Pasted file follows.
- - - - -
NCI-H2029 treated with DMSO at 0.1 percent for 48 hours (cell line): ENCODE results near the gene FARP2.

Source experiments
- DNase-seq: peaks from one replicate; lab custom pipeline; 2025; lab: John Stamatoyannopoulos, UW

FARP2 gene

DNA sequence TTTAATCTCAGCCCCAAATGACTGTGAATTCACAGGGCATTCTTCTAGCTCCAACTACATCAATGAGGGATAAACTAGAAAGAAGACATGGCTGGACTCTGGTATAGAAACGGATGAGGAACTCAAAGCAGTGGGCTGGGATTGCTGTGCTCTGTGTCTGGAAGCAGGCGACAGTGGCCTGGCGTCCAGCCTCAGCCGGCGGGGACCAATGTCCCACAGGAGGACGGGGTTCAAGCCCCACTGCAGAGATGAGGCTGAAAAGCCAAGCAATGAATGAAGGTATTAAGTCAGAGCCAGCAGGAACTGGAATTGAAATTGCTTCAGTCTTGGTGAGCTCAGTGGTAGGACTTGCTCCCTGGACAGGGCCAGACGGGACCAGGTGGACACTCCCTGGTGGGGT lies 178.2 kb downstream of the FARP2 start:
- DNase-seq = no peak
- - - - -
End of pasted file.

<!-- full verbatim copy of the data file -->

NCI-H2029 treated with DMSO at 0.1 percent for 48 hours (cell line): ENCODE results near the gene FARP2.

Source experiments
- DNase-seq: peaks from one replicate; lab custom pipeline; 2025; lab: John Stamatoyannopoulos, UW

FARP2 gene

DNA sequence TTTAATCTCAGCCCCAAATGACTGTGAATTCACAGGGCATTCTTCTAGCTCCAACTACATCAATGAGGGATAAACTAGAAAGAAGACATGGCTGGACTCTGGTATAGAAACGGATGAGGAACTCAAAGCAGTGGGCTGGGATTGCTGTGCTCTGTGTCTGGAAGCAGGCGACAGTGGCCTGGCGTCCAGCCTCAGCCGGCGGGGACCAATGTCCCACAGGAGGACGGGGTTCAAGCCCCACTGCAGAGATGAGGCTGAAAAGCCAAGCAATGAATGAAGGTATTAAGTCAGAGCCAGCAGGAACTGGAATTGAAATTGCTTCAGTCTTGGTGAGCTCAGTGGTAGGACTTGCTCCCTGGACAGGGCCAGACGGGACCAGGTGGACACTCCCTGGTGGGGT lies 178.2 kb downstream of the FARP2 start:
- DNase-seq = no peak